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ERIC Number: ED358445
Record Type: Non-Journal
Publication Date: 1993-Mar
Pages: 11
Abstractor: N/A
Reference Count: N/A
Classical Stasis Theory and the Analysis of Public Policy.
Hatch, Gary Layne
In classical Greece, there was a close tie between rhetoric and the practice and theory of public policy. Gradually, however, rhetoric became increasingly concerned with style and literary criticism, while philosophers began to debate political issues apart from the practical affairs of the polis. Because rhetoric provides a model that can still allow for quantitative and empirical study but that would also account for ethical and philosophical issues, it should be reunited with the analysis of public policy. The model comes from classical stasis theory. Stasis theory was first conceptualized by Hermagoras of Temnos who devised a four-part heuristic (conjecture, definition, quality, and objection) for identifying the crucial issue in a given case. After examining issues of fact, the analyst turns to issues of interpretation. Questions of value may involve evaluation of an action or of its consequences. The final stasis of public policy discourse involves parliamentary issues that determine the rules of objection. Who should debate or decide an issue? Under what conditions should debate occur? After completing this four-part analysis, the policy analyst is prepared to join in the debate. Given the particular context, audience, and purpose, the analyst can select the point of stasis or disagreement for that particular audience and address the point of stasis according to rules acceptable for that context. (SAM)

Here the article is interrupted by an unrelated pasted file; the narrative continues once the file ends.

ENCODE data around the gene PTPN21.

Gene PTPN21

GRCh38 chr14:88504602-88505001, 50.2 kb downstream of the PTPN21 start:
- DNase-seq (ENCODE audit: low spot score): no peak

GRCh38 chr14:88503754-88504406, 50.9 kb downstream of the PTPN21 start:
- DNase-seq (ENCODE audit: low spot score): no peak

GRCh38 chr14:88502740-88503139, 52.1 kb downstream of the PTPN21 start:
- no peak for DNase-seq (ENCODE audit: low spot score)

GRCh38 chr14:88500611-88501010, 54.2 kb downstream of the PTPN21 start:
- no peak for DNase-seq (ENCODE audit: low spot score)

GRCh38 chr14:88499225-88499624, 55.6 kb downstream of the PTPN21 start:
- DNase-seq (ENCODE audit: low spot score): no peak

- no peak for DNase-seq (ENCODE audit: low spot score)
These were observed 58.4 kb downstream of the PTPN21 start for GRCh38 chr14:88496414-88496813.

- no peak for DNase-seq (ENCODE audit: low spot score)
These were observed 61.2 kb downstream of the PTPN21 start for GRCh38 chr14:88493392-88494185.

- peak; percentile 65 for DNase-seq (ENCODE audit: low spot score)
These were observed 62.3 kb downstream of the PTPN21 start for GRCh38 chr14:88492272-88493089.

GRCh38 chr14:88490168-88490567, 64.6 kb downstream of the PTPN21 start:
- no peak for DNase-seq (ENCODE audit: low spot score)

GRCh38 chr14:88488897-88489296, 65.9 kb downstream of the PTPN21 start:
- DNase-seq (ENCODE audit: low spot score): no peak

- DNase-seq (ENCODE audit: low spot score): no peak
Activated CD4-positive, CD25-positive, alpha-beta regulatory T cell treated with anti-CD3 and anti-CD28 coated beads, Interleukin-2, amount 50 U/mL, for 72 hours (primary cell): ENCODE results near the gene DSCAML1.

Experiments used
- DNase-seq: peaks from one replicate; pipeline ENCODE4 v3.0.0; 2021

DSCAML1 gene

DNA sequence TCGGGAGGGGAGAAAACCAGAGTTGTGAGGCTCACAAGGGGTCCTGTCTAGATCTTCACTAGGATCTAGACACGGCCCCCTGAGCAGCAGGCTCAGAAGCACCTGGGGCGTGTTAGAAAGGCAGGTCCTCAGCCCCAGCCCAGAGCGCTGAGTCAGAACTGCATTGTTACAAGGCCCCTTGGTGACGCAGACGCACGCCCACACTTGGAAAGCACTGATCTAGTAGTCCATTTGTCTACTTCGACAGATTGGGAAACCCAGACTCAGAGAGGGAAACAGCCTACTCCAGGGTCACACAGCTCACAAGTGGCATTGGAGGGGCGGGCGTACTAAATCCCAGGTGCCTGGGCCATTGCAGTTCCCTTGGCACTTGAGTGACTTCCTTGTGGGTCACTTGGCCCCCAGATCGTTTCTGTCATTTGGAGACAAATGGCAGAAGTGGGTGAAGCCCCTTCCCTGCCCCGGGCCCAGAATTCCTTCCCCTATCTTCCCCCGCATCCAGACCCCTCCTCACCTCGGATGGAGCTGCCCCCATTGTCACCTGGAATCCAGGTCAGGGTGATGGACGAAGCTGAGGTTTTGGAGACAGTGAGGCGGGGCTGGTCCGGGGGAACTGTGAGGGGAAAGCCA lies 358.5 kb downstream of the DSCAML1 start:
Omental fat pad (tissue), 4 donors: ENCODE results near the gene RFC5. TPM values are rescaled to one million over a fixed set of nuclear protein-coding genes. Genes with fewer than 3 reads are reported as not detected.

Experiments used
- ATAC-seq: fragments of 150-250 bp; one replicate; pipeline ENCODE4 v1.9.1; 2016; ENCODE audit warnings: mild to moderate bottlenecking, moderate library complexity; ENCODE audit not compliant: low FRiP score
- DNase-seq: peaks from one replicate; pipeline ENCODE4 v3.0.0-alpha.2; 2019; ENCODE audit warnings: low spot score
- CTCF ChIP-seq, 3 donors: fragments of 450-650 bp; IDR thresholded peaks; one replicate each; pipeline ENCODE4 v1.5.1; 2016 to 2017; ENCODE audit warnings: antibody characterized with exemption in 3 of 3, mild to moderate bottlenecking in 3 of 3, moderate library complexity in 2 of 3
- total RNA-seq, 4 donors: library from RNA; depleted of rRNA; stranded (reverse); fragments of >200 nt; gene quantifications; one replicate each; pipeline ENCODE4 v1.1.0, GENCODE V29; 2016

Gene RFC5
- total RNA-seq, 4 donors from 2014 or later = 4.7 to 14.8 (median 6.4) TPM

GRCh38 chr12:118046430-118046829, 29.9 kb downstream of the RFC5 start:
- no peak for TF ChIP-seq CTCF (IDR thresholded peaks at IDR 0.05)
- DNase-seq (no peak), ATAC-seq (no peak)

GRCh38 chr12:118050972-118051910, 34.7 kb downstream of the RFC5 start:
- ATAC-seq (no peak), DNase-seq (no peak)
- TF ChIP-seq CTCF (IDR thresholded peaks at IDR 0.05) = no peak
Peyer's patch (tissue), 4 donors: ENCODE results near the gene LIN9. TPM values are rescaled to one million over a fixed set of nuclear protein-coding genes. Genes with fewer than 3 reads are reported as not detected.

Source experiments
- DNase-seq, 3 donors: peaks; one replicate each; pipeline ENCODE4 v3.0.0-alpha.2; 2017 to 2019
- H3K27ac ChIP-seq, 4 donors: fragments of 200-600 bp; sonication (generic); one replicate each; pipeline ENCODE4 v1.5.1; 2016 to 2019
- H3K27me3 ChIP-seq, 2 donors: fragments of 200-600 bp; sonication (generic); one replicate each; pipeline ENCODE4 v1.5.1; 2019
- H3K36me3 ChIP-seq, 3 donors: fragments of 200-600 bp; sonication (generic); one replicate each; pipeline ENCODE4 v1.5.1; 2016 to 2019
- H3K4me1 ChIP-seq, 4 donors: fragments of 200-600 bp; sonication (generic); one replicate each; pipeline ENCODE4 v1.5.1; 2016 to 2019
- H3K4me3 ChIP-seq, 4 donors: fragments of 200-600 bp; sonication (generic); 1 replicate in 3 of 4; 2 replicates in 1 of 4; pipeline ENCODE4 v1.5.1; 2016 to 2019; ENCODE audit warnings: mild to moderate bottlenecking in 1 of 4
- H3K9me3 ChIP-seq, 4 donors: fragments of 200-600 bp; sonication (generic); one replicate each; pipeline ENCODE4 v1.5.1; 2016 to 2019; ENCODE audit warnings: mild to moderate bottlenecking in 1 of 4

Publication Type: Guides - Non-Classroom; Opinion Papers; Speeches/Meeting Papers
Education Level: N/A
Audience: N/A
Language: English
Sponsor: N/A
Authoring Institution: N/A